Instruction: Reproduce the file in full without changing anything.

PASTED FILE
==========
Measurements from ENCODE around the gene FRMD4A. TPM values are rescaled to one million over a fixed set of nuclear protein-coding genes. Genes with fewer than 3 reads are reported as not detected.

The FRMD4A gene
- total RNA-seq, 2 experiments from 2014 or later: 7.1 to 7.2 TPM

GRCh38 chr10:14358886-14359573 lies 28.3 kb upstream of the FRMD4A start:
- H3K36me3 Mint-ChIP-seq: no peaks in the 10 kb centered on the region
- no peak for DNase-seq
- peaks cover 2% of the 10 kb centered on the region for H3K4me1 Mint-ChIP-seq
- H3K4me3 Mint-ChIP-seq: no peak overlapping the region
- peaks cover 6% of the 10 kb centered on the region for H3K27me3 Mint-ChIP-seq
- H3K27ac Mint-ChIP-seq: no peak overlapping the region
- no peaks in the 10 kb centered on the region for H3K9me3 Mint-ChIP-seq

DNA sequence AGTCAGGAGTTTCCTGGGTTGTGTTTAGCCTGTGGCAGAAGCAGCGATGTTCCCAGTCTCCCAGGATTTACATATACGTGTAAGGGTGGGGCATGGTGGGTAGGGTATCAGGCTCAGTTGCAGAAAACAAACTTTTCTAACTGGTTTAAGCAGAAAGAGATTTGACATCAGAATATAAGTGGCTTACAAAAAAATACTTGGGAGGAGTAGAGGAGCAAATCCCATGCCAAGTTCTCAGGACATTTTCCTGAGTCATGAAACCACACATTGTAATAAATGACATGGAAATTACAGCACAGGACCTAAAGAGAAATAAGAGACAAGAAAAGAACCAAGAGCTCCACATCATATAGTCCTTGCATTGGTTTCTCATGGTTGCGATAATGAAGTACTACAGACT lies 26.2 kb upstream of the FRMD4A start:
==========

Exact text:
Measurements from ENCODE around the gene FRMD4A. TPM values are rescaled to one million over a fixed set of nuclear protein-coding genes. Genes with fewer than 3 reads are reported as not detected.

The FRMD4A gene
- total RNA-seq, 2 experiments from 2014 or later: 7.1 to 7.2 TPM

GRCh38 chr10:14358886-14359573 lies 28.3 kb upstream of the FRMD4A start:
- H3K36me3 Mint-ChIP-seq: no peaks in the 10 kb centered on the region
- no peak for DNase-seq
- peaks cover 2% of the 10 kb centered on the region for H3K4me1 Mint-ChIP-seq
- H3K4me3 Mint-ChIP-seq: no peak overlapping the region
- peaks cover 6% of the 10 kb centered on the region for H3K27me3 Mint-ChIP-seq
- H3K27ac Mint-ChIP-seq: no peak overlapping the region
- no peaks in the 10 kb centered on the region for H3K9me3 Mint-ChIP-seq

DNA sequence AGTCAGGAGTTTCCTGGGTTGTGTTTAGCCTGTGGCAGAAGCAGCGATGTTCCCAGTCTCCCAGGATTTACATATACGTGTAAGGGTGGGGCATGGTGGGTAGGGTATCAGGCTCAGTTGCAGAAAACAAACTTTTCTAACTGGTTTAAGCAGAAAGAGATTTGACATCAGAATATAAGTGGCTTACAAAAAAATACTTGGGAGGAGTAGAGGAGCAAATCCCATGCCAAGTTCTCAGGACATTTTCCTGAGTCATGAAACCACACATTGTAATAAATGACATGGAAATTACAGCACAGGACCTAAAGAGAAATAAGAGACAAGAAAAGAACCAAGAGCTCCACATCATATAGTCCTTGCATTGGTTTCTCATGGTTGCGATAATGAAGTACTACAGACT lies 26.2 kb upstream of the FRMD4A start: